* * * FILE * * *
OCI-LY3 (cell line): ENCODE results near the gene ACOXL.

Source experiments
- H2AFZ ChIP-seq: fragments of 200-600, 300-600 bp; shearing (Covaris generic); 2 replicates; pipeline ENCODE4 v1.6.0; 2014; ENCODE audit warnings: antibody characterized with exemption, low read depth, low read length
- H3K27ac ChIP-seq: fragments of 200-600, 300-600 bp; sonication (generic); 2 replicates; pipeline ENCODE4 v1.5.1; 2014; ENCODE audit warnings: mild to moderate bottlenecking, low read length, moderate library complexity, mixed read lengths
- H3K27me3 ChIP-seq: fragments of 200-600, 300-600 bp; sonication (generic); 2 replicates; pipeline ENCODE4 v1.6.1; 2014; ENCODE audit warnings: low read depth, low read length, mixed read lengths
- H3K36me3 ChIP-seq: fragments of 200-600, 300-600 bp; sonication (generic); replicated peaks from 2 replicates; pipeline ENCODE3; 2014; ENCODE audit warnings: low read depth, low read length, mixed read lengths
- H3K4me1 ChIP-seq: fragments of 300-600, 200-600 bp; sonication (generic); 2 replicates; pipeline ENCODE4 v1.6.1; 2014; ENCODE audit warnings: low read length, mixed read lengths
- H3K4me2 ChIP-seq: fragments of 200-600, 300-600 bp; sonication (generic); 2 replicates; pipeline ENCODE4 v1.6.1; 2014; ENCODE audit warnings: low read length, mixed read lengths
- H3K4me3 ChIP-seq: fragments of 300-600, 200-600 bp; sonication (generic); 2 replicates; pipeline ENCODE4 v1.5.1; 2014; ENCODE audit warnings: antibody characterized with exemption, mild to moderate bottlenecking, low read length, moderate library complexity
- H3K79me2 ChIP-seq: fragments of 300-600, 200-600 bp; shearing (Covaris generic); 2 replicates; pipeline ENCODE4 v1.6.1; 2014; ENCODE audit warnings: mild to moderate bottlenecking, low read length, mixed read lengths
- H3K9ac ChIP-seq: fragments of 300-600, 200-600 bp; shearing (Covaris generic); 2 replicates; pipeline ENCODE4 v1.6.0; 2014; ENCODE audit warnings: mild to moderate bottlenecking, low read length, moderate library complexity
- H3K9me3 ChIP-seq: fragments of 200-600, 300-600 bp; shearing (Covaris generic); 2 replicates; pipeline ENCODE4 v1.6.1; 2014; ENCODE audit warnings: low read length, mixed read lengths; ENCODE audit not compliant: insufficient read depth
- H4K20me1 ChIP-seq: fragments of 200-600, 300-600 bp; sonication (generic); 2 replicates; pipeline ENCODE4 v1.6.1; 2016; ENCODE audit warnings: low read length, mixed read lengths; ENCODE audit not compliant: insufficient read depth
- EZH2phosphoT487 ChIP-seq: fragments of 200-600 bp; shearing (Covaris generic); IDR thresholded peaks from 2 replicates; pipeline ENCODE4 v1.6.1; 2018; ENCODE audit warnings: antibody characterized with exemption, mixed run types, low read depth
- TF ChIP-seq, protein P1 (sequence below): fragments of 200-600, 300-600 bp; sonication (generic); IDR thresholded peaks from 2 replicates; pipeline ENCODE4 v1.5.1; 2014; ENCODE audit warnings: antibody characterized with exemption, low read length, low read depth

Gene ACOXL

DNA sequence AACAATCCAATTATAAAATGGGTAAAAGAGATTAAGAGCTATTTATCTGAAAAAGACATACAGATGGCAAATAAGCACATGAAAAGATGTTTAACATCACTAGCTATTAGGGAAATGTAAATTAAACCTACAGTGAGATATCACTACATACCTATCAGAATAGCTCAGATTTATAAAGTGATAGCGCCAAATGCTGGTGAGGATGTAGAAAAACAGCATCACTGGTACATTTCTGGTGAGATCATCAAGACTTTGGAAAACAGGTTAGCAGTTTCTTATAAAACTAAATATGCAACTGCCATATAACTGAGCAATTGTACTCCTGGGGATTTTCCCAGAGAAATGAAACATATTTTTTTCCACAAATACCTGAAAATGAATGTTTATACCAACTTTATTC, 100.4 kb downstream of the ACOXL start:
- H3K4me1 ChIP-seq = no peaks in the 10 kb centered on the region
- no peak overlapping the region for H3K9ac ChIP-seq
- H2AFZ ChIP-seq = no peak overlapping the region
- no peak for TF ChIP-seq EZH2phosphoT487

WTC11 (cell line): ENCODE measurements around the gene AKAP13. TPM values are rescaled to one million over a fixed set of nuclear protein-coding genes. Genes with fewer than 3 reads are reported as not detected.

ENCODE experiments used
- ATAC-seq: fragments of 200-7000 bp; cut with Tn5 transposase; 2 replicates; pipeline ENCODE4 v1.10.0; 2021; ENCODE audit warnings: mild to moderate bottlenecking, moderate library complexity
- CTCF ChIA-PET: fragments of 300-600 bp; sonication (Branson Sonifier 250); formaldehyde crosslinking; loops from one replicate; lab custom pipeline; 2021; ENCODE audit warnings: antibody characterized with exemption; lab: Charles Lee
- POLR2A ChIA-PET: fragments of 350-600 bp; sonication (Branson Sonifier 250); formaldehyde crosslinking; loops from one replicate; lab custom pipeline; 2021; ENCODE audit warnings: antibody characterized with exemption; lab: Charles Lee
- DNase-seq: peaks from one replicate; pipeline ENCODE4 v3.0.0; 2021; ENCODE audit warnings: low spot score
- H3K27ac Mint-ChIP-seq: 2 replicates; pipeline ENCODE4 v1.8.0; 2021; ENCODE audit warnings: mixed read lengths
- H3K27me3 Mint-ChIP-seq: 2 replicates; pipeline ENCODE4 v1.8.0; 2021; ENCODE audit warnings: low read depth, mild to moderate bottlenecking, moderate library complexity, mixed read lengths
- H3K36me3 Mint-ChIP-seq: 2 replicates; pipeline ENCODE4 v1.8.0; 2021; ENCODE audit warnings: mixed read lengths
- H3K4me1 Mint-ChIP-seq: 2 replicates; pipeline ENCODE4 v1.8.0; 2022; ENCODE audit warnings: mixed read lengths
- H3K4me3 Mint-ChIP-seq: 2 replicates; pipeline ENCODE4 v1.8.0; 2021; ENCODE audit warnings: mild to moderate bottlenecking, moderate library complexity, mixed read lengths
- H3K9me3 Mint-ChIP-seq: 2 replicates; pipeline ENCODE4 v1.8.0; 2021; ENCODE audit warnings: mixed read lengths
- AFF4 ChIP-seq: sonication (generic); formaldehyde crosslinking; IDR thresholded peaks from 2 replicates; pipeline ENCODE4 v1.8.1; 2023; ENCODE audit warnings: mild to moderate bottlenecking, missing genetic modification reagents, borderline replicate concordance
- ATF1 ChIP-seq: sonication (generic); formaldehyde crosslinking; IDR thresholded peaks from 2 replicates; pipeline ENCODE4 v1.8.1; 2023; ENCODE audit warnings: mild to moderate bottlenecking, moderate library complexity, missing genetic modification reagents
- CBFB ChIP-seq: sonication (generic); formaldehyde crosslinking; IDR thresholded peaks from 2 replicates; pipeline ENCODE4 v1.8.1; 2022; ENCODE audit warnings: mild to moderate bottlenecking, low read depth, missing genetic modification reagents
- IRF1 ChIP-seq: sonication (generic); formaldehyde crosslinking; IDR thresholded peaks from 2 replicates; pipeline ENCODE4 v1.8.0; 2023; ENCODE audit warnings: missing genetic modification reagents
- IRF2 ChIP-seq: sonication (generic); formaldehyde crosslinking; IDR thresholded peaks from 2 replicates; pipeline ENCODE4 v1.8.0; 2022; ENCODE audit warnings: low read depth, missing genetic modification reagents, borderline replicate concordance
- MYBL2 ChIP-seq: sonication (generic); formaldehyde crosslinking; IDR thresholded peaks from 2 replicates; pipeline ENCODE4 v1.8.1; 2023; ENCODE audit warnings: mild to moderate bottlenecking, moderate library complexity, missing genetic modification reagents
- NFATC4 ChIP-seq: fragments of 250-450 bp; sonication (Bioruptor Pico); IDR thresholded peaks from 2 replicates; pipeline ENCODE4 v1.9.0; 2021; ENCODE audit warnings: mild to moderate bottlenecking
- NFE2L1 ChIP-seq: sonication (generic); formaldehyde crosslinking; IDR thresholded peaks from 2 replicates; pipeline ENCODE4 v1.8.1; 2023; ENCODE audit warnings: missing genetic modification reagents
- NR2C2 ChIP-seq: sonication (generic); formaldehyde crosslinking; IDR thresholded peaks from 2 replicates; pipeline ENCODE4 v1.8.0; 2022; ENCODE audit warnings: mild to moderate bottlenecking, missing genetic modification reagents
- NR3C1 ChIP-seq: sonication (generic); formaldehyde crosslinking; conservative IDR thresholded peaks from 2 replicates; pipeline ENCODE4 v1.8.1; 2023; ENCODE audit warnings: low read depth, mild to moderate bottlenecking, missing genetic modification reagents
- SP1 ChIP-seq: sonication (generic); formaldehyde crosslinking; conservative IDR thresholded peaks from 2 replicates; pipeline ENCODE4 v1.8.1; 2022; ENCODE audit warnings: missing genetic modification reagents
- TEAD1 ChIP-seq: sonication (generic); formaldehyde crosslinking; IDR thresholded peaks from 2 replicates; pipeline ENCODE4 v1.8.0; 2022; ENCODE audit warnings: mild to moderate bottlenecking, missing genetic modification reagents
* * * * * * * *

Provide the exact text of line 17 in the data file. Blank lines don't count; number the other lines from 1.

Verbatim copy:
DNA sequence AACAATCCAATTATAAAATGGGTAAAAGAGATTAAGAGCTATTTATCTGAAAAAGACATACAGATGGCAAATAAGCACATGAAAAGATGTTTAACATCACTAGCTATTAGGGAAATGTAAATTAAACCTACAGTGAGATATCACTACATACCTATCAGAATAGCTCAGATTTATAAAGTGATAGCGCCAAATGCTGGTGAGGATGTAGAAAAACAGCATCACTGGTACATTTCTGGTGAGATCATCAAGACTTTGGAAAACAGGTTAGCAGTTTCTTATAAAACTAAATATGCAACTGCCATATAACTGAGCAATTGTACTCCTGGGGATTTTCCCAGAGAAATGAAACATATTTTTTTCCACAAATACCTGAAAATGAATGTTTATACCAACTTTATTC, 100.4 kb downstream of the ACOXL start: